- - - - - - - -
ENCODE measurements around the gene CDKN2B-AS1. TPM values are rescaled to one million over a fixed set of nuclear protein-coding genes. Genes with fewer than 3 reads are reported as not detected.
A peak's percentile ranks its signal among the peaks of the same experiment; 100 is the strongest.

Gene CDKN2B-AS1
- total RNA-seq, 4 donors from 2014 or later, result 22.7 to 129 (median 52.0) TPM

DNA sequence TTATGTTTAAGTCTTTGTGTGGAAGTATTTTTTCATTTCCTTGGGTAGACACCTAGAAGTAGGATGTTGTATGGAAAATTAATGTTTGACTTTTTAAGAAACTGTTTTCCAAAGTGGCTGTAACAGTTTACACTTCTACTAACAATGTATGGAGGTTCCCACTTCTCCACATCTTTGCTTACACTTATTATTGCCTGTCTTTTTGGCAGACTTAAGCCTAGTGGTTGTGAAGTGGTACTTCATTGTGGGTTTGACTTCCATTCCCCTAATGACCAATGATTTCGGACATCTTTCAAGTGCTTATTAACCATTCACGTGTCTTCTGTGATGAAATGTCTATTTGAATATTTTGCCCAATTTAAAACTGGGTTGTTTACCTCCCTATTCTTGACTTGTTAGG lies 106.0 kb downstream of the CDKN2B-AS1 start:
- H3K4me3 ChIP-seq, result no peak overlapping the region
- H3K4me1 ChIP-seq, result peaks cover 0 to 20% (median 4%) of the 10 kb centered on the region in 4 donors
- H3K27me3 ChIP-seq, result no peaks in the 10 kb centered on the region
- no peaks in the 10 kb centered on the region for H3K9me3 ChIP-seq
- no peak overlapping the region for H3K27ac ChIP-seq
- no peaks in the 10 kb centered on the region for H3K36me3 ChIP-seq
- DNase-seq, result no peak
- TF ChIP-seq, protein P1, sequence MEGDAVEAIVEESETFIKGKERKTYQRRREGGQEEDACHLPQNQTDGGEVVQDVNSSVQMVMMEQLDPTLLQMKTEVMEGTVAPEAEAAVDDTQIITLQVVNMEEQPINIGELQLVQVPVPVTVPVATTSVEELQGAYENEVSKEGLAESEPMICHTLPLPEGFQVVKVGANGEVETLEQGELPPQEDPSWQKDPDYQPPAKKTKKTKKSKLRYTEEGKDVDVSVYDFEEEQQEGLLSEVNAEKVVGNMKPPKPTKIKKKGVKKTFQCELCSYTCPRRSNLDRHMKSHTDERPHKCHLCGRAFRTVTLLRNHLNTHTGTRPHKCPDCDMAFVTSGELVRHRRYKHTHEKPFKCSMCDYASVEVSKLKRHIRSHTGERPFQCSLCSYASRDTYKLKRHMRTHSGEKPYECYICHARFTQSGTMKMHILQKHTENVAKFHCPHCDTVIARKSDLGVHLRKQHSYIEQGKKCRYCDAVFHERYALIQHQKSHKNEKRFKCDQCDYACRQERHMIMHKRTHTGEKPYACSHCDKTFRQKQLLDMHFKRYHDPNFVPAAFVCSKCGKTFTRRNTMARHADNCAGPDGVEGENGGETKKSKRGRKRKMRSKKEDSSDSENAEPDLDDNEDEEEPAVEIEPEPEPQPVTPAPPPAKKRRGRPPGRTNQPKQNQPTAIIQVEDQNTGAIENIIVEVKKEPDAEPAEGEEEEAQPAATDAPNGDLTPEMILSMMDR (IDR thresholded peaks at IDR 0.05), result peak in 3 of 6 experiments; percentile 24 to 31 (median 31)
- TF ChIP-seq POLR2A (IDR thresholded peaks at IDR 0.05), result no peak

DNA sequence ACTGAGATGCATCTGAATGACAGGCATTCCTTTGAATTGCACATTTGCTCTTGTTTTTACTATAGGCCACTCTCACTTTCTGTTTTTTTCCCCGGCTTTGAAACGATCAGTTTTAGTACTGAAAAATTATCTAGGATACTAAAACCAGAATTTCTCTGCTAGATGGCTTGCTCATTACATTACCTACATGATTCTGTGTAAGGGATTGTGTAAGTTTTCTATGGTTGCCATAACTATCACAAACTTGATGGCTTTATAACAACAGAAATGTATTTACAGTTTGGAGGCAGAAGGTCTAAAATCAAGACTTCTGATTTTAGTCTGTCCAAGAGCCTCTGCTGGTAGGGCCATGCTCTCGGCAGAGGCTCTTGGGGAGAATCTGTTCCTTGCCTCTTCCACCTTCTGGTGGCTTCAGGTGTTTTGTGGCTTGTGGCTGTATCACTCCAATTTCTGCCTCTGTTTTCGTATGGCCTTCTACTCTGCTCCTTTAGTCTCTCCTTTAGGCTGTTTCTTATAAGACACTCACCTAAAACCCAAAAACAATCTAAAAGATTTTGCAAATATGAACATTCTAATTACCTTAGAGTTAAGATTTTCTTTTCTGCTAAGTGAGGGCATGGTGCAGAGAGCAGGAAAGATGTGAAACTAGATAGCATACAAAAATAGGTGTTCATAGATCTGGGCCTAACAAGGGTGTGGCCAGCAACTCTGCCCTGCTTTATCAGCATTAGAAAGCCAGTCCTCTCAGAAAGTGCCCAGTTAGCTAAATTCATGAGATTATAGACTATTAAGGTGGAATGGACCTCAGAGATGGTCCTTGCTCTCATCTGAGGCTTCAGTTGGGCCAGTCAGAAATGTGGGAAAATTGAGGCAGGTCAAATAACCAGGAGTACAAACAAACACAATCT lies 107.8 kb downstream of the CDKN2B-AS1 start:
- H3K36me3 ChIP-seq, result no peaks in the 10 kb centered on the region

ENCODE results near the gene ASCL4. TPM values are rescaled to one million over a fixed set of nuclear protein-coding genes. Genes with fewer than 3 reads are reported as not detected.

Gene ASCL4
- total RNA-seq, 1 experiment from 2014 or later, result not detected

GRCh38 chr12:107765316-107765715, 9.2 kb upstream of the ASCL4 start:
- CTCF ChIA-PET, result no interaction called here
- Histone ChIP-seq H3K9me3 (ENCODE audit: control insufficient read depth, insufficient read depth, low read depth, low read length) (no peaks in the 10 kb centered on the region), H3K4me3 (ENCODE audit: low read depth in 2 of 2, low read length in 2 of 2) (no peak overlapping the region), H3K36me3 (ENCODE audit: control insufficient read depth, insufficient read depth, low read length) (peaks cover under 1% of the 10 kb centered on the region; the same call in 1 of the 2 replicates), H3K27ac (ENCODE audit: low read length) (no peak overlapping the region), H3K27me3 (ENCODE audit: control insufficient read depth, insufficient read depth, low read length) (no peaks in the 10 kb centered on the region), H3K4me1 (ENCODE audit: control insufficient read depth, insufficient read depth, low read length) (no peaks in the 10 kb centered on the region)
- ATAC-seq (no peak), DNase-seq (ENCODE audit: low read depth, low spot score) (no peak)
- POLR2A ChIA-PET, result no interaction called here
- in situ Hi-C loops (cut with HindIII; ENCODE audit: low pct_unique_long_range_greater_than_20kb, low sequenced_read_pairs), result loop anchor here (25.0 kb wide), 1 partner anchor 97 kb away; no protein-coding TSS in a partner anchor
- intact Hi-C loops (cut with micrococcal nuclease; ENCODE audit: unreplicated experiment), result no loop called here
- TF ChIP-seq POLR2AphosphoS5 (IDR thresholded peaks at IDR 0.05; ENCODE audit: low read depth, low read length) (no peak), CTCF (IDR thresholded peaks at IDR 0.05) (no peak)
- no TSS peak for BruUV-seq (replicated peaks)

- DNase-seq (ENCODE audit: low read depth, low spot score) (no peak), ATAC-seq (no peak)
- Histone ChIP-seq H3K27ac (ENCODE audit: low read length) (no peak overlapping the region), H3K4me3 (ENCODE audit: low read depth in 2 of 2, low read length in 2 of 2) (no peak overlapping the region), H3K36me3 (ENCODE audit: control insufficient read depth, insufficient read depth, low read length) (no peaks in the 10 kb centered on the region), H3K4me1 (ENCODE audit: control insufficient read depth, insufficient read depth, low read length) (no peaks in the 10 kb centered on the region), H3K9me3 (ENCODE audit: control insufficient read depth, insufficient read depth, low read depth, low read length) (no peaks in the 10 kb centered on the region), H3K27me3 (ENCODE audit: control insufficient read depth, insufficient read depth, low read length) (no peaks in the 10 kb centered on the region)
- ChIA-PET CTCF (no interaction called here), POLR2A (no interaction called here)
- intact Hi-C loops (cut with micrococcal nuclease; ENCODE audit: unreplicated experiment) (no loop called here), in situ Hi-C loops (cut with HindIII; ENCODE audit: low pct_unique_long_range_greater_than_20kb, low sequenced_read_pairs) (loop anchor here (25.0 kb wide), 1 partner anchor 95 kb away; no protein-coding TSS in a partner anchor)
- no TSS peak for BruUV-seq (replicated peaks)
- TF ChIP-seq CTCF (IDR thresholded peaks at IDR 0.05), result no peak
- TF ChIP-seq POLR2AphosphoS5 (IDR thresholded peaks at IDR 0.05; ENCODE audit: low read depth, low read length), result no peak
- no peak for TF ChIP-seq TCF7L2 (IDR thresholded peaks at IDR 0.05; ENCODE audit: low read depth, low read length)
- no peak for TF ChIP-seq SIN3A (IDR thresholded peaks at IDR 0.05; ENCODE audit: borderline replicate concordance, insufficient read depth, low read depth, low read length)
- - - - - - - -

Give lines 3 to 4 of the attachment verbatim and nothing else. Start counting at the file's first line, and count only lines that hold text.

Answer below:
Gene CDKN2B-AS1
- total RNA-seq, 4 donors from 2014 or later, result 22.7 to 129 (median 52.0) TPM